Dragonflies have human-like 'selective attention': Study

Researchers have discovered that dragonflies have brain cells for selective attention, a mechanism which has so far only been demonstrated in primates.

Researchers at the University of Adelaide found the first evidence that dragonfly, an invertebrate animal, is capable of higher-level thought processes when hunting its prey. Dr Steven Wiederman and Associate Professor David O’Carroll from the University of Adelaide’s Centre for Neuroscience Research have been studying insect vision for many years.

Using a tiny glass probe with a tip that is only 60 nanometres wide - 1500 times smaller than the width of a human hair - the researchers have discovered neuron activity in the dragonfly’s brain that enables this selective attention. They found that when presented with more than one visual target, the dragonfly brain cell ‘locks on’ to one target and behaves as if the other targets don’t exist.

“Selective attention is fundamental to humans’ ability to select and respond to one sensory stimulus in the presence of distractions,” Wiederman said.

“Imagine a tennis player having to pick out a small ball from the crowd when it’s travelling at almost 200km an hour - you need selective attention in order to hit that ball back into play,” Wiederman said in a statement. “Precisely how this works in biological brains remains poorly understood, and this has been a hot topic in neuroscience in recent years,” he said.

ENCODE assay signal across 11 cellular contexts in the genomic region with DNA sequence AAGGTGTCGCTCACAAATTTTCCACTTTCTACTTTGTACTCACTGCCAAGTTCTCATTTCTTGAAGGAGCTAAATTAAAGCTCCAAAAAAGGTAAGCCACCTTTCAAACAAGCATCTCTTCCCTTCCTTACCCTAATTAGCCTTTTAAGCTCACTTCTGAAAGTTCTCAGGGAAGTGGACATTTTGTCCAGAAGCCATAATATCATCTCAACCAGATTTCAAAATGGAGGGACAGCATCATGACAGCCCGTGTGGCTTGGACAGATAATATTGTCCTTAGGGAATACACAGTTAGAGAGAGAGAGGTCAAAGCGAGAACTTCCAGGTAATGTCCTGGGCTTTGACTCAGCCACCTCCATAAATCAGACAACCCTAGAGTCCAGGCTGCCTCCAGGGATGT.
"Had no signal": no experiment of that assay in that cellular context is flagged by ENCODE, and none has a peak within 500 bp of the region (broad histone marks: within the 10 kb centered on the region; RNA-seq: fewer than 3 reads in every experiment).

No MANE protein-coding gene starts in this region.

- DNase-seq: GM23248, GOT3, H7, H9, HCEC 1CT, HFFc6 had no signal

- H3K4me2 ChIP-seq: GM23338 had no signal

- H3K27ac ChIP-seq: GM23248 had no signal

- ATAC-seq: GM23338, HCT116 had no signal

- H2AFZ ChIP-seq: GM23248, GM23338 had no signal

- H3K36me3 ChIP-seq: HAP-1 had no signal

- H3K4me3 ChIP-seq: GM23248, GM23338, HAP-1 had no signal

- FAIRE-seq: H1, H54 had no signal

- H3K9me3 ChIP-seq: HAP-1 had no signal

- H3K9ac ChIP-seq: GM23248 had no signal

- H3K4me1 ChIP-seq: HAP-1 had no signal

“The dragonfly hunts for other insects, and these might be part of a swarm - they’re all tiny moving objects. Once the dragonfly has selected a target, its neuron activity filters out all other potential prey. The dragonfly then swoops in on its prey - they get it right 97 per cent of the time,” he added.

Researchers believe this brain activity makes the dragonfly a more efficient and effective predator. “What’s exciting for us is that this is the first direct demonstration of something akin to selective attention in humans shown at the single neuron level in an invertebrate,” he said.

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